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From "Bruno D. Rodrigues" <bruno.rodrig...@litux.org>
Subject Re: Anyone running kafka with a single broker in production? what about only 8GB ram?
Date Fri, 11 Oct 2013 18:17:34 GMT
Producer:
        props.put("batch.num.messages", "1000"); // 200
        props.put("queue.buffering.max.messages", "20000"); // 10000   
        props.put("request.required.acks", "0");
        props.put("producer.type", "async"); // sync

        // return ++this.count % a_numPartitions; // just round-robin
        props.put("partitioner.class", "main.SimplePartitioner"); // kafka.producer.DefaultPartitioner

        // disabled = 70MB source, 70MB network, enabled = 70MB source, ~40-50MB network
        props.put("compression.codec", "Snappy"); // none

Consumer is with default settings, as I test separately without any consumer at all, and then
test the extra load of having 1..n consumers. I assume the top speed would be without consumers
at all. I'm measuring both the produced messages as well as the consumer side.

On the kafka server I've changed the following, expecting less disk writes at the cost of
loosing messages:

#log.flush.interval.messages=10000
log.flush.interval.messages=10000000
#log.flush.interval.ms=1000
log.flush.interval.ms=10000
#log.segment.bytes=536870912
# is signed int 32, only up to 2^31-1!
log.segment.bytes=2000000000 
#log.retention.hours=168
log.retention.hours=1


Basically I need high throughput of discardable messages, so having them persisted temporarily
on the disk, in an highly optimised manner like Kafka shows, would be great not for the reliability
(not loosing messages), but because it would allow me to get some previous messages even if
the client (kafka client or real consumer client) disconnects, as well as providing a way
to go back in time some seconds if needed.



A 11/10/2013, às 18:56, Magnus Edenhill <magnus@edenhill.se> escreveu:

> Make sure the fetch batch size and the local consumer queue sizes are large
> enough, setting them too low will limit your throughput to the
> broker<->client latency.
> 
> This would be controlled using the following properties:
> - fetch.message.max.bytes
> - queued.max.message.chunks
> 
> On the producer side you would want to play with:
> - queue.buffering.max.ms and .messages
> - batch.num.messages
> 
> Memory on the broker should only affect disk cache performance, the more
> the merrier of course, but it depends on your use case, with a bit of luck
> the disk caches are already hot for the data you are reading (e.g.,
> recently produced).
> 
> Consuming millions of messages per second on quad core i7 with 8 gigs of
> RAM is possible without a sweat, given the disk caches are hot.
> 
> 
> Regards,
> Magnus
> 
> 
> 2013/10/11 Bruno D. Rodrigues <bruno.rodrigues@litux.org>
> 
>> 
>>> On Thu, Oct 10, 2013 at 3:57 PM, Bruno D. Rodrigues <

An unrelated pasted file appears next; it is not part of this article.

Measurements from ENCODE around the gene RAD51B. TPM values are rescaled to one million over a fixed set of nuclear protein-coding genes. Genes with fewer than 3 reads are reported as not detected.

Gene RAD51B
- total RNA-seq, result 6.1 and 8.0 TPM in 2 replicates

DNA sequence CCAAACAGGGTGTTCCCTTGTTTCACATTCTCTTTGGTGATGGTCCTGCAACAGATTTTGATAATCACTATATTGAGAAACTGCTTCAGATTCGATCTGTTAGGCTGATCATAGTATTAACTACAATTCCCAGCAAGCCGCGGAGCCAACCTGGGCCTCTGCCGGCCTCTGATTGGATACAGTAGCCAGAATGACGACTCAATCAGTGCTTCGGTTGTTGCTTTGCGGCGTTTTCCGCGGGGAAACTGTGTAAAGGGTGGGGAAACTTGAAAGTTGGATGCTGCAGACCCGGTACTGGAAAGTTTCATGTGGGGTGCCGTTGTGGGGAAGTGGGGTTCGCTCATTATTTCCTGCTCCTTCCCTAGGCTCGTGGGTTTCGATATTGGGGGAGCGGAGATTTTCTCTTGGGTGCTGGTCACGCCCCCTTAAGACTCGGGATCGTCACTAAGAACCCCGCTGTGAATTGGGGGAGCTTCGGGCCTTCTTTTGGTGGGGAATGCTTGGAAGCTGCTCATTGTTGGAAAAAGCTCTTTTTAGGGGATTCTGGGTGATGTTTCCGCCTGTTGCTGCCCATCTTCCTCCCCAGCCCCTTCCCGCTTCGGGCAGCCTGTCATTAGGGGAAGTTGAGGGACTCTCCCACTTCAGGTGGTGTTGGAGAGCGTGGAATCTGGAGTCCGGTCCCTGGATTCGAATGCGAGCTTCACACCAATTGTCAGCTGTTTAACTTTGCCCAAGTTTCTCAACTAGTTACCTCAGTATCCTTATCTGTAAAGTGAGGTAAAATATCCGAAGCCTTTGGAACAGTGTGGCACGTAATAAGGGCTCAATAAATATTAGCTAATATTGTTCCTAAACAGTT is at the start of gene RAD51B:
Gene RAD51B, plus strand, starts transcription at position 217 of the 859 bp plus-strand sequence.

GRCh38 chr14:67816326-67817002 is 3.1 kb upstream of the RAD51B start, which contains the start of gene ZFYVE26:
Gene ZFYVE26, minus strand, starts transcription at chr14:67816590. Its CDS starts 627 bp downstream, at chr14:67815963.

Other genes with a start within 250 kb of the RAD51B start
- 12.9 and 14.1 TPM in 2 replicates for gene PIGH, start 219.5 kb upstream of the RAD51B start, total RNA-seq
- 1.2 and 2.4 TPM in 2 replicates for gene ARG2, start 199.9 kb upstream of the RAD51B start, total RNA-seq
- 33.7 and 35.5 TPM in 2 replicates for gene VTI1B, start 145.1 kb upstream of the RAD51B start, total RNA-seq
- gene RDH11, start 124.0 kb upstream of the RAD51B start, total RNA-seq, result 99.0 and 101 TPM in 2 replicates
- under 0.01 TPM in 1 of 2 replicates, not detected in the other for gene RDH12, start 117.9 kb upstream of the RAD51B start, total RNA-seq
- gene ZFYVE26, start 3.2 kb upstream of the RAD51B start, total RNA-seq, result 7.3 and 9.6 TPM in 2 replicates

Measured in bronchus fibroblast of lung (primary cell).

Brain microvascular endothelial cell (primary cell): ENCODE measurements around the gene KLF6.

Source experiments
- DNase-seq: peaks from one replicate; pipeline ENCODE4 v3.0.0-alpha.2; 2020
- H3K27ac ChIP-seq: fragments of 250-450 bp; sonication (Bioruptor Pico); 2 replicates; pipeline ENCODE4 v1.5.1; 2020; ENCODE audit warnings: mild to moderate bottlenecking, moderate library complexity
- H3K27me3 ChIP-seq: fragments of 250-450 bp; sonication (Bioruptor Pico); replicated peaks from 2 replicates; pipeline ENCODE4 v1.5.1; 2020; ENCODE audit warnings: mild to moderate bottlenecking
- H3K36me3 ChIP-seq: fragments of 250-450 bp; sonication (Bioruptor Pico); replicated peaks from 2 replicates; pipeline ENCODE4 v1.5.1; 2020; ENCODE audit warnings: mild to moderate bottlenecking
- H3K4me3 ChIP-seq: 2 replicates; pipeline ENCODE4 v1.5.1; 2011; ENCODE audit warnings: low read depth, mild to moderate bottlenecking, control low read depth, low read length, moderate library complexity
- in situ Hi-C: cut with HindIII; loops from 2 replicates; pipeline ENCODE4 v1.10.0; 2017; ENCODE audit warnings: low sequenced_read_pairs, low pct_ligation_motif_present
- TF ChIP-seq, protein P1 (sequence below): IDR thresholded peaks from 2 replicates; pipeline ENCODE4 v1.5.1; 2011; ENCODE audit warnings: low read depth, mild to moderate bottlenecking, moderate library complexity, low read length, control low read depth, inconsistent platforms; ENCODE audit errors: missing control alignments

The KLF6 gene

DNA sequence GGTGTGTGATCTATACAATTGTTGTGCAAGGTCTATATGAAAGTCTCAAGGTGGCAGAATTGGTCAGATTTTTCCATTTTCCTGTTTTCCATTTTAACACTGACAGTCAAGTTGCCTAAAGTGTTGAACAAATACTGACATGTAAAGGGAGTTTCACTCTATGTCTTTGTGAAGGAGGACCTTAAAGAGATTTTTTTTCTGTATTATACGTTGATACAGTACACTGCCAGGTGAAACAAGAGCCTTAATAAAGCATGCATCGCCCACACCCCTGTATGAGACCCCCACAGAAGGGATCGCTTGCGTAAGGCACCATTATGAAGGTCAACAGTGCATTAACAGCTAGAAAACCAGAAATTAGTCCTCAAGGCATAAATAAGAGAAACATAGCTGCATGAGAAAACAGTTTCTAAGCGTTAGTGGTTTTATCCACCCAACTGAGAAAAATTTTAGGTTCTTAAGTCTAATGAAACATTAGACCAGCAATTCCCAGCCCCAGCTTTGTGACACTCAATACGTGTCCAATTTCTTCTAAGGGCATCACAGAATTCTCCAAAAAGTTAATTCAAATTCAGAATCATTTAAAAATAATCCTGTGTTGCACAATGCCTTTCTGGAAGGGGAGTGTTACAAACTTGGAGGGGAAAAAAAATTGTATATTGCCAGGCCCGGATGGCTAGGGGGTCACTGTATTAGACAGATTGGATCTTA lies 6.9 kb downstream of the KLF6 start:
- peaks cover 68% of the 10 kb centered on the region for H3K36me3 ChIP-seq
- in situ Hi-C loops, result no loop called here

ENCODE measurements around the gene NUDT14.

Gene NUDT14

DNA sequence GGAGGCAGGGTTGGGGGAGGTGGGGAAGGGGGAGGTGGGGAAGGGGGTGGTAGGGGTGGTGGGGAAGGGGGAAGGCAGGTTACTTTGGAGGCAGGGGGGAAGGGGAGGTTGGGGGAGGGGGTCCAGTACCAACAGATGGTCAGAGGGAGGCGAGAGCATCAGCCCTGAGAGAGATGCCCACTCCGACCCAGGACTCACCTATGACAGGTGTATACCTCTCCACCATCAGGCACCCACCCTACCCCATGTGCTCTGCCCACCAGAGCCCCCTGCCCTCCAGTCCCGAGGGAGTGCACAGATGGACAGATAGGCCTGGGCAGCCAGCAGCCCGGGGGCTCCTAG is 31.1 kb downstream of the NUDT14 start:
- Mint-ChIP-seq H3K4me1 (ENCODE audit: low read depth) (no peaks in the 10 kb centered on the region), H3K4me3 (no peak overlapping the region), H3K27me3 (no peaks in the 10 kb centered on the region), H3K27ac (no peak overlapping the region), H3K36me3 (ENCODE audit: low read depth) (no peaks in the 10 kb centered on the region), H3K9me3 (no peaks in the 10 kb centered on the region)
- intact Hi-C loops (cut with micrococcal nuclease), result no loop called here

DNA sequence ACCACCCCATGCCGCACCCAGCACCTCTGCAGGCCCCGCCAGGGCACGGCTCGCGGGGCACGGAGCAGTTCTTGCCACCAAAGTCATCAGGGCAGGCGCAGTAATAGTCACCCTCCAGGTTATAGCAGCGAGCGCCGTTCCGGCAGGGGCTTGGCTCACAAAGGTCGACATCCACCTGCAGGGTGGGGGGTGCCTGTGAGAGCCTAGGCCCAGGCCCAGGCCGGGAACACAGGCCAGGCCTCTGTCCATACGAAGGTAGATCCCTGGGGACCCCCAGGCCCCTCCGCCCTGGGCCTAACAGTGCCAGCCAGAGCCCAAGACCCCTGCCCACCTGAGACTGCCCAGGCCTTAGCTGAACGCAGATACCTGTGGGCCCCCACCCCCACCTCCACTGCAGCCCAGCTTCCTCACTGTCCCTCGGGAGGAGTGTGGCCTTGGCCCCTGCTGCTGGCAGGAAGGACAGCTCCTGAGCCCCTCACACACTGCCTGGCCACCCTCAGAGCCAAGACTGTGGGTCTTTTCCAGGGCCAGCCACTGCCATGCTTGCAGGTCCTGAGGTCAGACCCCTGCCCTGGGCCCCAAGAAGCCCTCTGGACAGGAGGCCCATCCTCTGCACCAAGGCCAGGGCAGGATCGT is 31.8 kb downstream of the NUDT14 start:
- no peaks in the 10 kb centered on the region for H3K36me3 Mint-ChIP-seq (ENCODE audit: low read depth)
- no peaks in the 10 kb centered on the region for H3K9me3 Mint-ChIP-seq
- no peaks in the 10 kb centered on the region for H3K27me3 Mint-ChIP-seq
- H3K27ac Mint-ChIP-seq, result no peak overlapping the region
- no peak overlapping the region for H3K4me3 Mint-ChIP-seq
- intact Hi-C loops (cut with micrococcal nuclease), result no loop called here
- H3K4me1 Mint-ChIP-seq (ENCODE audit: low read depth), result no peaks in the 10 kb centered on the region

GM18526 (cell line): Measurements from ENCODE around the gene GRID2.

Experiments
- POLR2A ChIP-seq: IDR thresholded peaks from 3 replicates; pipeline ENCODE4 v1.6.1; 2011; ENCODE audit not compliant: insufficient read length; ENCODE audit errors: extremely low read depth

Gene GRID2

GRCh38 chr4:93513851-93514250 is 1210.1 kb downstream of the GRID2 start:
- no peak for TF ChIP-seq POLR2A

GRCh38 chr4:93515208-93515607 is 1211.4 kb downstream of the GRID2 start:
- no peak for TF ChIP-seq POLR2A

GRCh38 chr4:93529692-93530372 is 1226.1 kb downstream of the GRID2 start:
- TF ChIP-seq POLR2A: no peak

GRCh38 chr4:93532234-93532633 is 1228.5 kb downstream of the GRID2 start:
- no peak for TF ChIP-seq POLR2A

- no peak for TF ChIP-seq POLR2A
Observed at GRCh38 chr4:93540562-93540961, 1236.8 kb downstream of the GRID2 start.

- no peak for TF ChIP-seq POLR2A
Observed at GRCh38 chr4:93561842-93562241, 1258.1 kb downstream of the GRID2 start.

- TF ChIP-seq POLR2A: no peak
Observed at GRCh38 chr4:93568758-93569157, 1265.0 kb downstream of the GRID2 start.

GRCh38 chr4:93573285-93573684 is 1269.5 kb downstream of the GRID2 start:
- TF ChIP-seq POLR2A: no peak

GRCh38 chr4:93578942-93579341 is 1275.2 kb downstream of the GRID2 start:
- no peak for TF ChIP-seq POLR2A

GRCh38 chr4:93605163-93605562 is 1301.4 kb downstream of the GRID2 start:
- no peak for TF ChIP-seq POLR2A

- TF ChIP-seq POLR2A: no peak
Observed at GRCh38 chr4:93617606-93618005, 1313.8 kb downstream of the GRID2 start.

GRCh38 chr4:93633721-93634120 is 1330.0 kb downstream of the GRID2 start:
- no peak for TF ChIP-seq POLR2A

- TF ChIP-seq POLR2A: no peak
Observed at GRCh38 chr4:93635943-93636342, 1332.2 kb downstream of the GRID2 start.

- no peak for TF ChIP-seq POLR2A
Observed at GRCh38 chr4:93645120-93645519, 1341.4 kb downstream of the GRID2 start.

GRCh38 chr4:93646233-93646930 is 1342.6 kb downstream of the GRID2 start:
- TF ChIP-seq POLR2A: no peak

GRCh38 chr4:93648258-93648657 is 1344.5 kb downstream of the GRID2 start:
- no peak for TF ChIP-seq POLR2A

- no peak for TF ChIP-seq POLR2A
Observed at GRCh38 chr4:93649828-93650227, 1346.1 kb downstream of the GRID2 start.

>>> bruno.rodrigues@litux.org> wrote:
>>> 
>>>> My personal newbie experience, which is surely completely wrong and
>>>> miss-configured, got me up to 70MB/sec, either with controlled 1K
>> messages
>>>> (hence 70Kmsg/sec) as well as with more random data (test data from 100
>>>> bytes to a couple MB). First I thought the 70MB were the hard disk
>> limit,
>>>> but when I got the same result both with a proper linux server with a
>> 10K
>>>> disk, as well as with a Mac mini with a 5400rpm disk, I got confused.
>>>> 
>>>> The mini has 2G, the linux server has 8 or 16, can'r recall at the
>> moment.
>>>> 
>>>> The test was performed both with single and multi producers and
>> consumers.
>>>> One producer = 70MB, two producers = 35MB each and so forth. Running
>>>> standalone instances on each server, same value. Running both together
>> in 2
>>>> partition 2 replica crossed mode, same result.
>>>> 
>>>> As far as I understood, more memory just means more kernel buffer space
>> to
>>>> speed up the lack of disk speed, as kafka seems to not really depend on
>>>> memory for the queueing.
>> 
>> A 11/10/2013, às 17:28, Guozhang Wang <wangguoz@gmail.com> escreveu:
>> 
>>> Hello,
>>> 
>>> In most cases of Kafka, network bottleneck will be hit before the disk
>>> bottleneck. So maybe you want to check your network capacity to see if it
>>> has been saturated.
>> 
>> They are all connected to Gbit ethernet cards and proper network routers.
>> I can easily get way above 950Mbps up and down between each machine and
>> even between multiple machines. Gbit is 128MB/s. 70MB/s is 560Kbps. So far
>> so good, 56% network capacity is a goodish value. But then I enable snappy,
>> get the same 70MB on the input and output side, and 20MB/sec on the
>> network, so it surely isn't network limits. It's also not on the input or
>> output side - the input reads a pre-processed MMaped file that reads at
>> 150MB/sec without cache (SSD) up to 3GB/sec when loaded into memory. The
>> output simply counts the messages and size of them.
>> 
>> One weird thing is that the kafka process seems to not cross the 100% cpu
>> on the top or equivalent command. Top shows 100% for each CPU, so a
>> multi-threaded process should go up to 400% (both the linux and mac mini
>> are 2 CPU with hiperthreading, so "almost" 4 cpus).
>> 
>> 
>> 


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